COMING SOON Cook recaps ABC’s history. (Photo by Janice L. Tuchman
for ENR)

Renowned labor relations attorney A. Samuel Cook gave the Associated Builders and Contractors an insider’s look at his upcoming new book Freedom in the Workplace, The Untold Story of Merit Shop Construction’s Crusade Against Compulsory Trade Unionism.

At the group’s national convention in Orlando Feb. 19-22, Cook vividly described the physical, legal and moral collision between the merit shop philosophy and unionism. He told war stories about how violence erupted on the nation’s construction sites in the 1960s and 70s and traced the watershed events that gave birth to the merit shop.

Philip Abrams, former assistant secretary of the Dept. of Housing and Urban Development and now a Brookline, Mass.-based attorney, said he witnessed the union "mobocracy" from his public sector position. But he pointed to a change in union practices–getting more competitive on wages and reforming work rules. He sees a "danger" there because all nonunion contractors do not belong to ABC. Some don’t pay fair wages or provide benefits, and those are susceptible to organizing, he said.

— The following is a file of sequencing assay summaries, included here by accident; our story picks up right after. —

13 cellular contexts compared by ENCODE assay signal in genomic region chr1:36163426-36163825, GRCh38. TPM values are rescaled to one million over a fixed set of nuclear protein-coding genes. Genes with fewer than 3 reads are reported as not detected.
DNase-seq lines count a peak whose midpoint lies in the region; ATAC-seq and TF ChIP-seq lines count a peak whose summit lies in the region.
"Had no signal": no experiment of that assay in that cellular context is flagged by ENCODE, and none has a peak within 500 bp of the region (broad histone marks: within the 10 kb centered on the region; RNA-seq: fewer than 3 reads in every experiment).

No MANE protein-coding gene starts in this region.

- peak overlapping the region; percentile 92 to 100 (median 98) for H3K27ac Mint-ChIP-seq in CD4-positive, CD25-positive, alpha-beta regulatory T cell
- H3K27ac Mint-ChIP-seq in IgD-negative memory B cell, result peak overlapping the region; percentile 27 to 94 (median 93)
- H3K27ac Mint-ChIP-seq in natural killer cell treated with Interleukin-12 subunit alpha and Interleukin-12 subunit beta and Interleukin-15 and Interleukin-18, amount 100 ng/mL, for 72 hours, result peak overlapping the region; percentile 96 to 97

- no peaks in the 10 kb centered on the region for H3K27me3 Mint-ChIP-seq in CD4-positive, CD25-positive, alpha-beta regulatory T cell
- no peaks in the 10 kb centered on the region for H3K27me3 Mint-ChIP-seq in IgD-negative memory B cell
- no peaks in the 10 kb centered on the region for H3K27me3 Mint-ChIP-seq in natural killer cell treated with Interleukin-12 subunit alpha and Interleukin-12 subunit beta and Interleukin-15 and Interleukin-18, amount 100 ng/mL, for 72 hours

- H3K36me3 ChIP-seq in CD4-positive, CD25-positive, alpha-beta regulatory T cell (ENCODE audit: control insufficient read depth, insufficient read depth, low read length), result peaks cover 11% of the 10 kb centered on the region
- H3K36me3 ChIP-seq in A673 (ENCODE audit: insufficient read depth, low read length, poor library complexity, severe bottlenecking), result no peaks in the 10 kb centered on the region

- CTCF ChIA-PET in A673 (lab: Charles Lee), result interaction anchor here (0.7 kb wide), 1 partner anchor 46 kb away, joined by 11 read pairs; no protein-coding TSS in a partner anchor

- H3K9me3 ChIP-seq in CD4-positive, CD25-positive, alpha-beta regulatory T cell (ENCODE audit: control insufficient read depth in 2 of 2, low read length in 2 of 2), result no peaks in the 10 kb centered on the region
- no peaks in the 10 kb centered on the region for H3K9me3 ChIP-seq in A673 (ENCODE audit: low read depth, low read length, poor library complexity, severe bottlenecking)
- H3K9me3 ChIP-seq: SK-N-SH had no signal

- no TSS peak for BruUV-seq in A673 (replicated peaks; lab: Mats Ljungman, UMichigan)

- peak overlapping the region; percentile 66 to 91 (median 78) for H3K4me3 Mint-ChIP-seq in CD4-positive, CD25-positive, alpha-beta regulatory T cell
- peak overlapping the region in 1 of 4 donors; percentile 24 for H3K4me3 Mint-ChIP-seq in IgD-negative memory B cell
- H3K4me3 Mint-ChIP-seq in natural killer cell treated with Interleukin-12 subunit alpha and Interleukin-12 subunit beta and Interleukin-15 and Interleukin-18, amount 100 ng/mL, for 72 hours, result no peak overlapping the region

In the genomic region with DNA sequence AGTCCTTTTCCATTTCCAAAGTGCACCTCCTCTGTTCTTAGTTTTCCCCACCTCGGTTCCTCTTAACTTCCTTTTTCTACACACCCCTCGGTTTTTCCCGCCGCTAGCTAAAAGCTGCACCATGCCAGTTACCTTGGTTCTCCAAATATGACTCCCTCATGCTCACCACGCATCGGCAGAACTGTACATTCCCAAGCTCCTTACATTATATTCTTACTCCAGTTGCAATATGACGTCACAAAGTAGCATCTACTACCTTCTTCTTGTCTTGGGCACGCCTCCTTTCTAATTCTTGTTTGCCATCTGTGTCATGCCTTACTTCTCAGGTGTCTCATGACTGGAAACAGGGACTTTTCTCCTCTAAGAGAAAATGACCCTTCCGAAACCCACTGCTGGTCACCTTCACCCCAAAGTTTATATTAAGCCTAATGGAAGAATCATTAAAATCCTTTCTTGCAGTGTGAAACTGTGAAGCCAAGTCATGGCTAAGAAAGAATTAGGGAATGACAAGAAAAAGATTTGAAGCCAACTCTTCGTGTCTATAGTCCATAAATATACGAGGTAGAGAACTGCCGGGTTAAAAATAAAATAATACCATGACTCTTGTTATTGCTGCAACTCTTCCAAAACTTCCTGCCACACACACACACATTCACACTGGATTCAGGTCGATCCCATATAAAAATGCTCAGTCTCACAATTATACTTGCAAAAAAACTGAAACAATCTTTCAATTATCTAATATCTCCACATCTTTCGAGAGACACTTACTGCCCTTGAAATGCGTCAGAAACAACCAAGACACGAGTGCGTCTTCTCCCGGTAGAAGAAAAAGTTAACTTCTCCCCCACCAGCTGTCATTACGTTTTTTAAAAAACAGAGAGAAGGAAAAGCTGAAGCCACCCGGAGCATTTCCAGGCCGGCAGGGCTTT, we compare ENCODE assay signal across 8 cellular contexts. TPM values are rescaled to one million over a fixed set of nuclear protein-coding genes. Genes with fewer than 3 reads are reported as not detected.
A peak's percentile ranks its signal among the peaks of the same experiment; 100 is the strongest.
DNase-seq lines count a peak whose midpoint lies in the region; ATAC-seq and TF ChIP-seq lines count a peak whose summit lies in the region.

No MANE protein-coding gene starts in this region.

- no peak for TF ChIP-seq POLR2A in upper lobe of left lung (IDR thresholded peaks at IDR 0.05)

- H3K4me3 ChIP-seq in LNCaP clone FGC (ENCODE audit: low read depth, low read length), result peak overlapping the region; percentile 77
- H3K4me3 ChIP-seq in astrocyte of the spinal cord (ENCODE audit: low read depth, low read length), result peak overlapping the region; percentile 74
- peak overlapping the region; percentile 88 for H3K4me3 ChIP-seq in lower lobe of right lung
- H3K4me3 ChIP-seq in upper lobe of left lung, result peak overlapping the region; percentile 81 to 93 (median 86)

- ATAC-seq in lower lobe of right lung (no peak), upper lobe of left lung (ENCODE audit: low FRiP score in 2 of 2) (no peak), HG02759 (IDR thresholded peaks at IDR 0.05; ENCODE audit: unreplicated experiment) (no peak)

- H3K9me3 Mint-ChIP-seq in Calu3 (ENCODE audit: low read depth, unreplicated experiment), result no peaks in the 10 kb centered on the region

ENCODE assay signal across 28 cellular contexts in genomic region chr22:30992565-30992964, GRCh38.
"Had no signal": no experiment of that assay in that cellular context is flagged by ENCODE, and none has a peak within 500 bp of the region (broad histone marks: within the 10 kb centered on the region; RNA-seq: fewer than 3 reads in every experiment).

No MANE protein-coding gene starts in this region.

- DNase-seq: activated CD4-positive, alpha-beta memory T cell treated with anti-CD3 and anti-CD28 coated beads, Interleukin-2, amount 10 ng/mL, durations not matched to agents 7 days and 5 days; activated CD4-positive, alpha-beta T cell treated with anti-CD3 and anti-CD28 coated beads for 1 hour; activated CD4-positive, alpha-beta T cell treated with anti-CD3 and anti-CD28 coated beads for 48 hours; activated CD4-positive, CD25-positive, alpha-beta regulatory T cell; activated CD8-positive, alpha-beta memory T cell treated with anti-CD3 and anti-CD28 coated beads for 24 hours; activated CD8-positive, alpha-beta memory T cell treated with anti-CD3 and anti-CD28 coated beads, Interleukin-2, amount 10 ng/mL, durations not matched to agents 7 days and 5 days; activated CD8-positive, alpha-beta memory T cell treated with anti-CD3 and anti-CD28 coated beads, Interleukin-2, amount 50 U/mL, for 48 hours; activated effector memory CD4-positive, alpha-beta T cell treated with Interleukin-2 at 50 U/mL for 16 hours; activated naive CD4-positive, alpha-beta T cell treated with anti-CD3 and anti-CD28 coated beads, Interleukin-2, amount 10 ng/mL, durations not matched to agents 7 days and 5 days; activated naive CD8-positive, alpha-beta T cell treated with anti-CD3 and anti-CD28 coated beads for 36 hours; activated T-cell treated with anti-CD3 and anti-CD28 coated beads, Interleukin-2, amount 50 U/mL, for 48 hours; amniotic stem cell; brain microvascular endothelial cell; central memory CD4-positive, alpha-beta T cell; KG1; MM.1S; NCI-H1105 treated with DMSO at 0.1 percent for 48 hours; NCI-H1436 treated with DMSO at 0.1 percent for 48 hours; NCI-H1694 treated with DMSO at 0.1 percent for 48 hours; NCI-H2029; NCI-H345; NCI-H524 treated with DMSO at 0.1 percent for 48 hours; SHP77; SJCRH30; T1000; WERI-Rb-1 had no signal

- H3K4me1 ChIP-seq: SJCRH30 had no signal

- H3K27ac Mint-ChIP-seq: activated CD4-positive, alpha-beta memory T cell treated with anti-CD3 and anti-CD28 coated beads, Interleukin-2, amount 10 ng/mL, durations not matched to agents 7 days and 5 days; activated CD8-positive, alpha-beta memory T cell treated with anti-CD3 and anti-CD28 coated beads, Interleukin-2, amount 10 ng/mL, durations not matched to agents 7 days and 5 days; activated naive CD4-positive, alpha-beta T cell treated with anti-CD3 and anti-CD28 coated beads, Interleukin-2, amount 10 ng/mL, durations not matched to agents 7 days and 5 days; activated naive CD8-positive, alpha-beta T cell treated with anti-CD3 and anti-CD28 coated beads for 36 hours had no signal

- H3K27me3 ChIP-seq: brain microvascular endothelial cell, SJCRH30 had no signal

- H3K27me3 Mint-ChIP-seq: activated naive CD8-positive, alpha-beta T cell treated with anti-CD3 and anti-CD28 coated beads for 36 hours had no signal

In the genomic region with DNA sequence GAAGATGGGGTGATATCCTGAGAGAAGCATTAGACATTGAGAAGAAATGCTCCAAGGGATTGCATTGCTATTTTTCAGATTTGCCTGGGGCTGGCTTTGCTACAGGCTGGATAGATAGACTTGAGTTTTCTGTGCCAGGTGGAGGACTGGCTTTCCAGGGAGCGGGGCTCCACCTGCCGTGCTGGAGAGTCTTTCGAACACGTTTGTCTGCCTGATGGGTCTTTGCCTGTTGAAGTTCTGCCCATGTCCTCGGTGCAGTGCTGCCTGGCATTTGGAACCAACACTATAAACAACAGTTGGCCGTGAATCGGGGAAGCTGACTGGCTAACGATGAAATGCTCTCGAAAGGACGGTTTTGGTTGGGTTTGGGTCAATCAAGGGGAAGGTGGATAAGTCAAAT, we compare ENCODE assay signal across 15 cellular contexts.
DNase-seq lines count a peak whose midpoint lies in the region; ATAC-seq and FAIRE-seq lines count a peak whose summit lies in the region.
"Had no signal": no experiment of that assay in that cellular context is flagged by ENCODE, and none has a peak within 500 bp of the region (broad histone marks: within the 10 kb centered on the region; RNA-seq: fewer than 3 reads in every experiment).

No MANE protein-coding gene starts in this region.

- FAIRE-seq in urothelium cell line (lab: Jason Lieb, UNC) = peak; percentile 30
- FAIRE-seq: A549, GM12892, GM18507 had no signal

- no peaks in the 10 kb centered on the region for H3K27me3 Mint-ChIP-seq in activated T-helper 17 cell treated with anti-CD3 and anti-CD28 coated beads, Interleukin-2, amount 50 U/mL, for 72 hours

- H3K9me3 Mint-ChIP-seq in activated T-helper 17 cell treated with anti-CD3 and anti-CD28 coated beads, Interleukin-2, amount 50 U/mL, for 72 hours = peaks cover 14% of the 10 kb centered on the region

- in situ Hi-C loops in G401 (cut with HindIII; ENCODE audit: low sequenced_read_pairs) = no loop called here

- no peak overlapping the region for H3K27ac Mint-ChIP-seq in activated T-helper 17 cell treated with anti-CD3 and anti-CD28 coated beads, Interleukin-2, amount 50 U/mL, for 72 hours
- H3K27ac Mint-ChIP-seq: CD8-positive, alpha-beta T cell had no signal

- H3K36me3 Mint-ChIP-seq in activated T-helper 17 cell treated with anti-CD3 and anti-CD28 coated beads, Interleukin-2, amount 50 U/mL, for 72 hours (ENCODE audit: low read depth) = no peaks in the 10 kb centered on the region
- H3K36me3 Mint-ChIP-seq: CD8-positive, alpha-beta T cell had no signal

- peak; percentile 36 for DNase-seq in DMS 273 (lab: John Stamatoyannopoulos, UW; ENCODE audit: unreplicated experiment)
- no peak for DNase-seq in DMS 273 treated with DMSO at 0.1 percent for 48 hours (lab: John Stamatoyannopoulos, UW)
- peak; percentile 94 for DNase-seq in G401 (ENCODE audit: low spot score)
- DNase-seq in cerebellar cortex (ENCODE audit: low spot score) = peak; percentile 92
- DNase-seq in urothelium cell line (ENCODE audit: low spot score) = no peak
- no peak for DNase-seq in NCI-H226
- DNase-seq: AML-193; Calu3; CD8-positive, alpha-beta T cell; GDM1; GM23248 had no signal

Gary Roden, ABC’s new chairman, responded that his strategy is "less about reacting to unions and more about providing member companies with the skills they need to move forward in training our work force, in technology and in project management." Roden, who also is executive vice president and COO of Aguirre Corp., Dallas, added, "If unions take the same strategy, more power to them, because that will make the industry a better place."

Carole Bionda, immediate past chair, said she sees huge untapped potential for membership–now 23,000 member companies–as the economy turns up.

Roden said a major legislative push will be for the Association Healthcare bill, which would allow associations to provide affordable health insurance. ABC also is looking for legislation to codify the executive order banning union-only project labor agreements.